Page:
Leafy veg­eta­bles should not be eaten cooked. On the other hand, veg­eta­bles with thick fibers should not be con­sumed raw. I have learned to take some ta­ble salt, rub it in, and squeeze out the ex­tra mois­ture, then chop the veg­eta­bles into small chunks for later use. That way, the veg­eta­bles re­main soft and green for a long time and can be served with rice, noo­dles, or tofu. They can even be mixed with ground nuts or with chopped spring onions, then com­bined with dough and baked or shal­low-fried to make pan­cakes. This method makes them more aro­matic and tastier, sweeter, and more en­tic­ing than reg­u­lar spring onions.

If a dish is to be tasty, with the leafy veg­eta­bles still re­tain­ing their nu­tri­ents, while at the same time not

cre­at­ing an un­nec­es­sary bur­den on peo­ple with damp and cold dis­po­si­tions, some roasted veg­eta­bles can be added to the mix to make the meal more bal­anced. Roasted sweet pep­pers are ex­tremely tasty with their skin­ski re­moved. Like­wise, roast­ing toma­toes, ap­ples, pears and evenev grapes, will se­ri­ously in­crease their sweet­ness. weet­ness. Roasted prod­uct tastes great with leafy veg­eta­bles. ta­bles. If one adds roasted mush­rooms and nuts, the dish sh will be­come even richer, more nu­tri­tious and de­li­cious. .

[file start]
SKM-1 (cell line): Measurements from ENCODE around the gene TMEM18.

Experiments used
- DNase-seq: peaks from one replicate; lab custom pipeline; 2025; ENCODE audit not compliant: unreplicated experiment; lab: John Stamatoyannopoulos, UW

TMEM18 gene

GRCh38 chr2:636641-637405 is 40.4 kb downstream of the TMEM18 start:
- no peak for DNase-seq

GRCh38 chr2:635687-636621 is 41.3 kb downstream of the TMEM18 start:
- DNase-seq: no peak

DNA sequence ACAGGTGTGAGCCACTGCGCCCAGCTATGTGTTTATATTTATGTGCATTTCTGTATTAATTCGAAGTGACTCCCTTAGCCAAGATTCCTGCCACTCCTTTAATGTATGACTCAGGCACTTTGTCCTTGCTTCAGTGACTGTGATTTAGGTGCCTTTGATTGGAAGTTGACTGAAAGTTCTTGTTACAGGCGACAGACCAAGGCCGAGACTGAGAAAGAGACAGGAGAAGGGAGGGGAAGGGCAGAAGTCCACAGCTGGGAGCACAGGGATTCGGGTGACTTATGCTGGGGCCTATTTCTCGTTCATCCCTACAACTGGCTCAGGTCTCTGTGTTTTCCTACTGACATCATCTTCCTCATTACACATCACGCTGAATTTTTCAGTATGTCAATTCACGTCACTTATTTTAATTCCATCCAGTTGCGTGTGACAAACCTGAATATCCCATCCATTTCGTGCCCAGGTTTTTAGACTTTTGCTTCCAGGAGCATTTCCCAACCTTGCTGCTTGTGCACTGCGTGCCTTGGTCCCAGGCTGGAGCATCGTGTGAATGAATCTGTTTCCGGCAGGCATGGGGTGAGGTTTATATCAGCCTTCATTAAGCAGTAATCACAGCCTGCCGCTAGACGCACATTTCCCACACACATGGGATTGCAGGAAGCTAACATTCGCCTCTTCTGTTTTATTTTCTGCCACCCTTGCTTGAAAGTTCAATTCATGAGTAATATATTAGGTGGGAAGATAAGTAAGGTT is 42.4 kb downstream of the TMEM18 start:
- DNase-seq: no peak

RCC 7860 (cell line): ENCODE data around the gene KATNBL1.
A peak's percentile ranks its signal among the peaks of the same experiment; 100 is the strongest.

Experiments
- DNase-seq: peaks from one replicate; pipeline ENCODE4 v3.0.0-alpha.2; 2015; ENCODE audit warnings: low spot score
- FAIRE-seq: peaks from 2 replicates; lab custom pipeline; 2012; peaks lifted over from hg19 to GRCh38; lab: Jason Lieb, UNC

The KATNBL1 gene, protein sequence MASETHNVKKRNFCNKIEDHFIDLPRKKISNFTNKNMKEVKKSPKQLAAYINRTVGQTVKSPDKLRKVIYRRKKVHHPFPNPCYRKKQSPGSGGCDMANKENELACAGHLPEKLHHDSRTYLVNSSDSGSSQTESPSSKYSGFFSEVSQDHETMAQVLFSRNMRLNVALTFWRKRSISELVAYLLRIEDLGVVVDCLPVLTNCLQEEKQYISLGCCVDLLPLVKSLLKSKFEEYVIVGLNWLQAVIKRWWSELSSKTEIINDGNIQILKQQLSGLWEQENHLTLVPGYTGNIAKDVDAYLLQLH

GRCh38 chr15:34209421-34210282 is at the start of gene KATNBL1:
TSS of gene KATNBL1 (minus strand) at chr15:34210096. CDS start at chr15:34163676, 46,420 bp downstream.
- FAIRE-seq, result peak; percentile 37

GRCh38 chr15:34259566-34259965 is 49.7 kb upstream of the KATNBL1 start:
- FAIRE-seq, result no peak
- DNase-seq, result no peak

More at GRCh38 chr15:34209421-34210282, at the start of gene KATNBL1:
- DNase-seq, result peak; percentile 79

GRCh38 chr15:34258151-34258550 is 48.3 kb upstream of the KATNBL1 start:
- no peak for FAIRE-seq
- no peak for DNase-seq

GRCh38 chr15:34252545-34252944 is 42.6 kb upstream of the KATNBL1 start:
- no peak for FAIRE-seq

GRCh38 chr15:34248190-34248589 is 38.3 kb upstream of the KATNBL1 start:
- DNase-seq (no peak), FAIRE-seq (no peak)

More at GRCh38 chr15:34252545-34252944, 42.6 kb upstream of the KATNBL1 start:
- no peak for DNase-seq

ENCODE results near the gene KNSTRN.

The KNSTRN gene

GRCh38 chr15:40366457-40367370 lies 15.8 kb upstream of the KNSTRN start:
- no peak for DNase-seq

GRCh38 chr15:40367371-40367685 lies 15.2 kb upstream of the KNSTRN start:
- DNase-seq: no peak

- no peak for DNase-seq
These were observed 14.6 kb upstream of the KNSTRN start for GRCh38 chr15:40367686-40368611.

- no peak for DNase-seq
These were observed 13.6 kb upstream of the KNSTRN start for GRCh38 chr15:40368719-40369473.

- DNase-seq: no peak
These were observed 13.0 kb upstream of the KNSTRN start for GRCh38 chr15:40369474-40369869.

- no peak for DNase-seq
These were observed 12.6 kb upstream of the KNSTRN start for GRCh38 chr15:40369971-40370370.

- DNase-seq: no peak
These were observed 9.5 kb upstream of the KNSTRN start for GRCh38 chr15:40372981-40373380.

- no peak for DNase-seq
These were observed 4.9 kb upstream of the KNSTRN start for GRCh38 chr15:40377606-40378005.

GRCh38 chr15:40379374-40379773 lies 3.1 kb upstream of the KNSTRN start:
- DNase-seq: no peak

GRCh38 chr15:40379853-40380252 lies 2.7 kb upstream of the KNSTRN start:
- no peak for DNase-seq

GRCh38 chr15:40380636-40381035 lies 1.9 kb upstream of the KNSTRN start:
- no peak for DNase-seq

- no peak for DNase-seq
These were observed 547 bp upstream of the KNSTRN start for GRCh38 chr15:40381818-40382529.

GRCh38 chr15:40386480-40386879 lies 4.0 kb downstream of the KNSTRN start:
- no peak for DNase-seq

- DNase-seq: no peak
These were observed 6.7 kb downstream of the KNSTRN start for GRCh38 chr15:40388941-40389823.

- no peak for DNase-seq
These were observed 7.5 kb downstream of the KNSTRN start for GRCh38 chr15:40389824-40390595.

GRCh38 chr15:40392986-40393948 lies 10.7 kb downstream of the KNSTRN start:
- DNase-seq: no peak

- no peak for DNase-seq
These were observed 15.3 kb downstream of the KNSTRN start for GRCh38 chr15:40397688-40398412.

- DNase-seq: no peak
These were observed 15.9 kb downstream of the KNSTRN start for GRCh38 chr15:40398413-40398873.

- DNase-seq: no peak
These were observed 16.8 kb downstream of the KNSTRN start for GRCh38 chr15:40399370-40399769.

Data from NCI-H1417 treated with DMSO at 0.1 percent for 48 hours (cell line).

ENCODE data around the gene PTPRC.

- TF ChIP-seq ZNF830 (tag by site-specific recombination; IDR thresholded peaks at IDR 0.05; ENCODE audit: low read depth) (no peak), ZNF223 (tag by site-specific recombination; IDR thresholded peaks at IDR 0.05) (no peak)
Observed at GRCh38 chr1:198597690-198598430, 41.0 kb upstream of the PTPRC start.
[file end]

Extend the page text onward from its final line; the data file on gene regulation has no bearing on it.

Some­times, I store roasted veg­eta­bles eta­bles or fruits in a cool place, soak­ing in rice or fruit vine­gar. gar. Prod­uct can be stored like this for long pe­ri­ods with­out ut be­com­ing sour. They also ac­quire a great color and taste, , and are great for dec­o­rat­ing dishes and win­ning your guests' sts' hearts.

One day, some friends nds came to visit from far away. My fe­male male guests talked in­ces­santly and nobody dy would let me cook any­thing—they would say it was a waste of time. Since nce there were so many street ped­dlers dlers and eater­ies in the neigh­bor­hood, rhood, there was no need for me to even en­ter the kitchen. Among ng my guests was an Amer­i­can n who asked me to or­der scalded ed green veg­eta­bles at ev­ery meal. This unique Tai­wanese ese way of eat­ing green veg­eta­bles is a fa­vorite among for­eign­ers. Not only ly is it a way of avoid­ing eat­ing raw veg­eta­bles les in a hot and hu­mid cli­mate; it also helps meet the he body's need for green veg­eta­bles. Scalded green veg­eta­bles s are fresh and de­li­cious, and a fa­vorite dur­ing hot sum­mers.